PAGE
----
Sophie’s Choice was one of the films on the AFI list I wasn’t overly excited about seeing again. To begin with, I’d seen it. But I also have a hard time watching Holocaust-related films because when you grow up Jewish you pretty much have to see it all — from Hollywood films to documentaries to short films about butterflies (my MOT friends who went to Hebrew School will get this reference). But then I started watching Sophie’s Choice yesterday and I was immediately drawn in to this amazing film.
All discussion of Sophie’s Choice must begin and end with Meryl Streep. Say what you want about Streep, but it’s no accident she has been nominated for 16 Academy Awards. She won her second “Best Actress” award for her role as Sophie, and frankly I’m not sure how an actress can perform any better. I didn’t think for one second that she wasn’t a Polish immigrant in this film…she was astonishing.
Sophie’s Choice is an actor’s film, by which I mean the three leading roles carry the action throughout and the film is entirely dependent on those performances. I suspect Streep knew what she was getting into when Alan Pakula cast her, but lost in Streep’s magnificence were two wonderful performances by Kevin Kline and Peter MacNicol. Sophie’s Choice marked the feature film debut for Kline and his work as Sophie’s “mad lover” Nathan was very memorable and clearly indicative of things to come for this Oscar winner. And then there was Peter MacNicol in only his second film, playing “narrator” Stingo. MacNicol never did turn into a great film star, but he has won a handful of Emmy Awards for great performances in a whole host of TV shows from Ally McBeal to 24 and Grey’s Anatomy. This acting ensemble was fabulous and it’s quite remarkable that the film didn’t even get nominated for a Best Picture Oscar.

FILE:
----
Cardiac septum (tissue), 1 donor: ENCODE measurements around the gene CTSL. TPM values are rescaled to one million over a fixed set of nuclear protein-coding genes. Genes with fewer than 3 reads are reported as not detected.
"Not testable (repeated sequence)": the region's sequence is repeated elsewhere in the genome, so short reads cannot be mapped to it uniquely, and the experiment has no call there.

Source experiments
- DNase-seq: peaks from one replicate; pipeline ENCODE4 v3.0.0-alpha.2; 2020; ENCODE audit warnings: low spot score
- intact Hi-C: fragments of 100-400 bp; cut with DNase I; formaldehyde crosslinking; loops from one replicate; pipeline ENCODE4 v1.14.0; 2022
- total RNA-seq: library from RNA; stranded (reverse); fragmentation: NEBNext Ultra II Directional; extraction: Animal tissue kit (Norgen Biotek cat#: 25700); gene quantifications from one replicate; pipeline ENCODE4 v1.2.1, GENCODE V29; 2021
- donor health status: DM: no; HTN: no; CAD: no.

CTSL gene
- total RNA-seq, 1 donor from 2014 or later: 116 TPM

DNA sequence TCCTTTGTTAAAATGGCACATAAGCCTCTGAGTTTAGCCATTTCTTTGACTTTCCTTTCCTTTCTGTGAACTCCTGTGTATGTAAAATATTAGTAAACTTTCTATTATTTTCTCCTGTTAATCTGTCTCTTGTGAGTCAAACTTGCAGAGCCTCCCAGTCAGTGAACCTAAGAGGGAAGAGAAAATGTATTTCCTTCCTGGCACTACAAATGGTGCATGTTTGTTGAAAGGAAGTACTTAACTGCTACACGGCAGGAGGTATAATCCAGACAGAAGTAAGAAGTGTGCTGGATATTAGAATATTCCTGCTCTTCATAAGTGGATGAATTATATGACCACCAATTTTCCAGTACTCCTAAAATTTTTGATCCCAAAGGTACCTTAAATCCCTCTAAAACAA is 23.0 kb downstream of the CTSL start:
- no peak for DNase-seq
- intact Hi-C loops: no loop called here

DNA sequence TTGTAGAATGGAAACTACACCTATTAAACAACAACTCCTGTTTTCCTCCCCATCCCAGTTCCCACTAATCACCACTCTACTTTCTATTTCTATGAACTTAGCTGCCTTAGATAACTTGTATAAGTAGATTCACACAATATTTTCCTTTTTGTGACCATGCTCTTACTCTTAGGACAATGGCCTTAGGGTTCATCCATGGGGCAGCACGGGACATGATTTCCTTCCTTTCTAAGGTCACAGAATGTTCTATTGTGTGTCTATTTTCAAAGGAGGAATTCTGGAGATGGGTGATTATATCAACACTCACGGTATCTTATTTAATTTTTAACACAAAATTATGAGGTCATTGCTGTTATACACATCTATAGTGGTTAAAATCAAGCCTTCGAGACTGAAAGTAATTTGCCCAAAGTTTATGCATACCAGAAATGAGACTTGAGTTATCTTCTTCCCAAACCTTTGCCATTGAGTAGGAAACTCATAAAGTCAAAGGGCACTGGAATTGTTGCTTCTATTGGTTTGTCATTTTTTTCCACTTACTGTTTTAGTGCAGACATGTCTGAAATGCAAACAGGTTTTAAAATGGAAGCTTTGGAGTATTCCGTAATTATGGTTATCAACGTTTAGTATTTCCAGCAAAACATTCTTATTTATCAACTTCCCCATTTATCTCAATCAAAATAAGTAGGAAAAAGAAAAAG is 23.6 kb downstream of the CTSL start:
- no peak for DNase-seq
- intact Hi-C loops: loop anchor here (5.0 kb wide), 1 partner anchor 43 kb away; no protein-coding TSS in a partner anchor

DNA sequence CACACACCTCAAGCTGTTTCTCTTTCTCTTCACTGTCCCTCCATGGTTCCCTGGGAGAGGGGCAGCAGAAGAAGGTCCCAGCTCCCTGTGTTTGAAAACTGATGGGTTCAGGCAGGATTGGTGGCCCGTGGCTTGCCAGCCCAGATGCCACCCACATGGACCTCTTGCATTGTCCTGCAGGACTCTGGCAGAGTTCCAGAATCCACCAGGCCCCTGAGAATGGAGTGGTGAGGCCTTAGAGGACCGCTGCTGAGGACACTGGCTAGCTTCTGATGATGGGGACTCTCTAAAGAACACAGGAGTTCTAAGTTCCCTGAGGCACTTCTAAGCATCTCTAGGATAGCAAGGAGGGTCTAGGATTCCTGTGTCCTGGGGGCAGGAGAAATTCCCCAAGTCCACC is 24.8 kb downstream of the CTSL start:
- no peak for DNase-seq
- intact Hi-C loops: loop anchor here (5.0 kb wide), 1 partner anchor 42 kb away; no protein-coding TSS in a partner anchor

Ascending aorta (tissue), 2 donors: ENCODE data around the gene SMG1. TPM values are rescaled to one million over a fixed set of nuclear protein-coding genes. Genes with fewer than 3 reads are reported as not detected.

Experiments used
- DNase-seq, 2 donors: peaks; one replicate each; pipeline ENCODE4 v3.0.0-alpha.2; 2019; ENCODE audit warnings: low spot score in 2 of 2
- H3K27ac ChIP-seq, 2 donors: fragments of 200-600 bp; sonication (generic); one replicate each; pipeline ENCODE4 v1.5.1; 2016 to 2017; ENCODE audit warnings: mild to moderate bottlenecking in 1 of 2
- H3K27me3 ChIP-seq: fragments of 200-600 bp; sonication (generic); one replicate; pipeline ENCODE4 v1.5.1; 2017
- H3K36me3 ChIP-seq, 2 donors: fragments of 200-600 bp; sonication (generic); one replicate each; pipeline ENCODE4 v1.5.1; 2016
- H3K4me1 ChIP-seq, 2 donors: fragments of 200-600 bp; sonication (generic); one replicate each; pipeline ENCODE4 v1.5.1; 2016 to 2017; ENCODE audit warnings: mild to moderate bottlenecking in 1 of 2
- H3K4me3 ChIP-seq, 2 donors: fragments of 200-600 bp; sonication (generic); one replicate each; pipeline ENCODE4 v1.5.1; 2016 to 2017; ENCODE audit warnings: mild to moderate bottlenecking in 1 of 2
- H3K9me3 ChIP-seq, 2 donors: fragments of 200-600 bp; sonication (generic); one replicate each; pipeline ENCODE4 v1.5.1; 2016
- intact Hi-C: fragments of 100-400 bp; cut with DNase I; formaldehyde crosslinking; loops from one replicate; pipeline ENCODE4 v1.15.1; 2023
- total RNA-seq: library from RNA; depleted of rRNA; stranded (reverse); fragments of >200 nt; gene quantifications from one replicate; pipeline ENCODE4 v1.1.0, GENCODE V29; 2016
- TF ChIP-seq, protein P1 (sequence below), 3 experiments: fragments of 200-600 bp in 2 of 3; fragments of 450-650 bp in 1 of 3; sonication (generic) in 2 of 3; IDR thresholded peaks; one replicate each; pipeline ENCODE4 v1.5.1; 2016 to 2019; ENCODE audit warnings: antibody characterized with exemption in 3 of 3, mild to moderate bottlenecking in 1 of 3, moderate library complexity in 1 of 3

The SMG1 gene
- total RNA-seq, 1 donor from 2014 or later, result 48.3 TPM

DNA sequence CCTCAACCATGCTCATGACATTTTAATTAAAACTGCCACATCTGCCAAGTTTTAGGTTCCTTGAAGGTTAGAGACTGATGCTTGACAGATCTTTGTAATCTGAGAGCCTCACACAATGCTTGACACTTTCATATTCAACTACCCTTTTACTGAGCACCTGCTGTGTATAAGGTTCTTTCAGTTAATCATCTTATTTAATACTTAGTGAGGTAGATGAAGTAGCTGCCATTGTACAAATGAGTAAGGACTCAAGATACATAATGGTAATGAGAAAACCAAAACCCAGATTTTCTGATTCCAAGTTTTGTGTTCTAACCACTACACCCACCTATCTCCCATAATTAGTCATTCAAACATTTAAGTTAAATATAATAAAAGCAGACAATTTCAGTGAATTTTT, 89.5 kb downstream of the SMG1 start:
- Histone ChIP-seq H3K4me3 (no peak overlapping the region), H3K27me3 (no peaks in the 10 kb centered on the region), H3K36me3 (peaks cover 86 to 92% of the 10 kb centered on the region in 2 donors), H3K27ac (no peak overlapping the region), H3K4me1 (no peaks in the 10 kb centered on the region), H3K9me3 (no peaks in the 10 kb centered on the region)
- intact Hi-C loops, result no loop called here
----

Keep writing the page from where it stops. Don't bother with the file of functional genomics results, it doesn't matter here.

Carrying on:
That year’s Academy Award for Best Picture went to Ghandi, which was a great film but did not even make the AFI Top 100. Also nominated that year were two films that did make the AFI list (Tootsie and E.T.) along with The Missing and The Verdict. Sophie’s Choice certainly deserved to be nominated…it did get nominated for the Golden Globe.
Sophie’s Choice is definitely worth seeing again if you haven’t seen it in a while. Most people know it because of the horrific “choice” itself that Sophie had to make at her arrival at Auschwitz, but it’s so much more than that. It is funny at times, and heartwarming, but ultimately it’s a tale of man’s inhumanity to man and how difficult “recovery” can be. It’s also a commentary on madness (the Nazi kind and the kind that afflicts everyday people like Nathan). I was glued to the screen this time around and really, really loved Sophie’s Choice.
Next up: AFI #90 Swing Time